compass, as used by Oliver Philpot during his escape from Stalag Luft III
- Catalogue number
- EPH 6366
- whole: metal
- whole: plastic
- whole: glass
- whole: card
- whole: 7.5 x 2.5 cm
- Alternative names
- full name: compass, as used by Oliver Philpot during his escape from Stalag Luft III
- simple name: CLA
© IWM (EPH 6366)Purchase & License
Oliver Philpot (1913-1993), Canadian by birth, first came to the UK to study at Oxford. He joined the RAFVR, and was a pilot in 42 Torpedo/Bomber Squadron. He was assigned to RAF Coastal Command in 1940. He was shot down off the coast of Norway in 1941, and taken prisoner. He was subsequently imprisoned in prisoner of war camps in both Germany and Poland, before his involvement in the wooden horse escape from Stalag Luft III. Along with Flight Lieutenant Eric Williams, Lieutenant Michael Codner (an officer in the Royal Artillery who was mistaken for an Air Force prisoner and sent to Stalag Luft III) and Philpot made their escape after 114 days of digging on 29 October 1943 concealed by using a hollow wooden vaulting horse inspired by the story of the 'Trojan Horse'. Williams and Codner travelled together to Stettin and, after considerable difficulties in finding a ship, finally embarked for Sweden via Denmark on 6 November. They arrived in Stockholm six days later. Philpot, travelling alone, reached Danzig within 24 hours and stowed away on a Swedish ship on 1 November. He arrived in Stockholm three days later, only a week after leaving Sagan. This compass was made for Oliver Philpot by Jerry Dawkins, RAF pilot from Coventry, who took two days to make it in Stalag Luft III. It was used during Philpot's escape, while in Frankfurt-am-Oder. Philpot wrote: 'I needed a compass. I did not want one of the tiny ones which were difficult to see, although I proposed to take my original stud compass which I had kept ever since taking off from Leuchars. Jerry, the pilot from Coventry, used some of the craft and cunning for which his city is famous and produced the best kriegie compass which I had ever seen. The bowl was a moulded gramophone record and it had a glass top measuring three inches across, and in the bowl stood an inverted gramophone needle. Two pieces of a razor blade had been magnetised by the camp electric light circuit, and had been pasted on to the under-side of a circular cardboard compass card. The card had, in the middle, a press-stud from an officer's uniform into which the gramophone needle fitted neatly, enabling the card to swing freely under the glass. The card markings were large and clear, with phosphorus added from old and broken watch-faces. The great advantage which this instrument possessed was its quick readability. It settled reasonably quickly, and was big enough to give a clear guide. I thought it would be useful generally, especially if I had to take to the woods near Sagan.' (Stolen Journey, pp. 284-5) His memoir, 'Stolen Journey' (1953) along with Eric Williams' 'The Wooden Horse' (1949) are held in the Department of Printed Books. Both escapers' papers are held in the Department of Documents.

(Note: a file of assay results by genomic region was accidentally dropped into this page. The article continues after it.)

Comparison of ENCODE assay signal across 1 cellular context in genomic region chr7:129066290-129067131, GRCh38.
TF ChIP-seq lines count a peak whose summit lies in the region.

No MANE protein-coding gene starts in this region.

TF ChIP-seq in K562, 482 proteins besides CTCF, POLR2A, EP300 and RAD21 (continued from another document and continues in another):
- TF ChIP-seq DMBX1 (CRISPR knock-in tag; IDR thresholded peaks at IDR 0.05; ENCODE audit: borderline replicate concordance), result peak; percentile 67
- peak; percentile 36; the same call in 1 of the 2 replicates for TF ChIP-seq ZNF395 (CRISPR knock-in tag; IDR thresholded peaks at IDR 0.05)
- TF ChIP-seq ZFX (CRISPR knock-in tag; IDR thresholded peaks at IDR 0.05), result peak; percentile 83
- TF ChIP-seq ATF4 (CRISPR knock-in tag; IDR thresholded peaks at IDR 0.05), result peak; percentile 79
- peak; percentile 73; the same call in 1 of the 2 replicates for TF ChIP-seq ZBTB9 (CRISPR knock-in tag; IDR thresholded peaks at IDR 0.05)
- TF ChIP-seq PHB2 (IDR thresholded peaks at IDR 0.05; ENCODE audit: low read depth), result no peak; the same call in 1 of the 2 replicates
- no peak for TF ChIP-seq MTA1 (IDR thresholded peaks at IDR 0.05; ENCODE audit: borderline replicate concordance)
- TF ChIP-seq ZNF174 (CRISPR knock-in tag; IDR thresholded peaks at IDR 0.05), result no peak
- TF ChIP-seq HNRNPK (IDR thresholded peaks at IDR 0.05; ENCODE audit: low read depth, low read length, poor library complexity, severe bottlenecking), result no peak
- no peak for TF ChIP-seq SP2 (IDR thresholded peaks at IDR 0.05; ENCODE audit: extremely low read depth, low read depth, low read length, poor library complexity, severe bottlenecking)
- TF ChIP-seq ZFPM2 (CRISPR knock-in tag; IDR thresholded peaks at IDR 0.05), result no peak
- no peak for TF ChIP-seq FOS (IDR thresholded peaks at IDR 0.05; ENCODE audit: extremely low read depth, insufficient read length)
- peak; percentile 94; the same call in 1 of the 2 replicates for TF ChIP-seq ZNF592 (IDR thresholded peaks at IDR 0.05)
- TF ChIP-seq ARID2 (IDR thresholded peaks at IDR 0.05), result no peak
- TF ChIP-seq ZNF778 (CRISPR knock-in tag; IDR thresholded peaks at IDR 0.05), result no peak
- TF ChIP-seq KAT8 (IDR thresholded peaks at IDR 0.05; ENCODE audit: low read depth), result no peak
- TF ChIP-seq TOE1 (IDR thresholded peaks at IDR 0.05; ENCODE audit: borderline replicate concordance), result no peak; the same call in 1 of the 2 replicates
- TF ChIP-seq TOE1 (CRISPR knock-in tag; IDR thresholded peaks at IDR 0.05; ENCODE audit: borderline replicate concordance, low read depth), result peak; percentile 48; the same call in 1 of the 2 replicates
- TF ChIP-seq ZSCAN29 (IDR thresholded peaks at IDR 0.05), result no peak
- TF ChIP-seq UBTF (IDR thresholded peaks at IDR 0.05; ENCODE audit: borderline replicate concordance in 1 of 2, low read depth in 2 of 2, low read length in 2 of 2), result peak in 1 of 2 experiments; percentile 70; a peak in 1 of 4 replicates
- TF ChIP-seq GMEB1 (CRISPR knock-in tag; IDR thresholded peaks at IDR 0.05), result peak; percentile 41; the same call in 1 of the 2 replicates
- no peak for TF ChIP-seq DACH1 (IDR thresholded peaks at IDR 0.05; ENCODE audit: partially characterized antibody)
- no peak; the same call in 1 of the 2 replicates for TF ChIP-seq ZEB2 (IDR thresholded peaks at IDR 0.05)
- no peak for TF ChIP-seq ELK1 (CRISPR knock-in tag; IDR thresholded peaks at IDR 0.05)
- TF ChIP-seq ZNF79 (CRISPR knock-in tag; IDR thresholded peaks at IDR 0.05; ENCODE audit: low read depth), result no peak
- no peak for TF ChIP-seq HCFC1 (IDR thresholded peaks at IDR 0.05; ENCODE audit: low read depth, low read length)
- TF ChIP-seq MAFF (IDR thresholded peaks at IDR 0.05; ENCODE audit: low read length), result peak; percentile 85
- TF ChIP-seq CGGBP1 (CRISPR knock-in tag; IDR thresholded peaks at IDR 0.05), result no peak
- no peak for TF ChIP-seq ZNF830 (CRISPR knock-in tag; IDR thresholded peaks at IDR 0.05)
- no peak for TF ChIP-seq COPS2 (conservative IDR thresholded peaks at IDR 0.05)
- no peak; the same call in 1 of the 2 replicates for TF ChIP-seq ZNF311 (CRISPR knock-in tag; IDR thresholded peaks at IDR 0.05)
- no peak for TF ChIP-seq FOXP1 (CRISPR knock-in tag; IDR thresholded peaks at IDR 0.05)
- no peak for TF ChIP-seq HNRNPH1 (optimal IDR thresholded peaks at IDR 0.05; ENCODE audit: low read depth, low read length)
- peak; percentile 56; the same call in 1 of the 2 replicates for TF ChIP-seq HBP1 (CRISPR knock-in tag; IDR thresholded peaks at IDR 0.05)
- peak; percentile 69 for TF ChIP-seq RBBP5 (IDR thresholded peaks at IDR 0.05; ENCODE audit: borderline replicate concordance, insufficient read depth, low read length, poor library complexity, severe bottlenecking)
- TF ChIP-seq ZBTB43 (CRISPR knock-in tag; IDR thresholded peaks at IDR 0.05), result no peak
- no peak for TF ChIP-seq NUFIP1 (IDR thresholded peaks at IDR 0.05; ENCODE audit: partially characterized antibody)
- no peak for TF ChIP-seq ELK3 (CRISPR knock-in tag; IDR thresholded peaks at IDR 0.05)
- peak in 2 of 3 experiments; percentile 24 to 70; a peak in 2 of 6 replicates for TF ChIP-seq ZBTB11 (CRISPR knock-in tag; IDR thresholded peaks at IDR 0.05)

compass (7.5 x 2.5cm), handmade; bowl from a gramophone disc, needle from a gramophone needle (which fits into the press stud of an RAF officer's uniform), cardboard compass card, magnetisation from two halves of a razor blade affixed to the underside of the card, phosphorous from broken watches, and blackened with soot
Compass made for Oliver Philpot by Jerry Dawkins, RAF Manchester bomber pilot from Coventry, who took two days to make it in Stalag Luft III. It was used during Philpot's escape, while in Frankfurt-am-Oder. Oliver Philpot, Canadian by birth, first came to the UK to study at Oxford. He joined the RAFVR, and was a pilot in 42 Torpedo/Bomber Squadron. He was assigned to RAF Coastal Command in 1940. He was shot down off the coast of Norway in 1941, and taken prisoner. He was subsequently imprisoned in prisoner of war camps in both Germany and Poland, before his involvement in the wooden horse escape from Stalag Luft III allowed him to escape to Sweden and Scotland. His memoir, 'Stolen Journey', was published in 1953.
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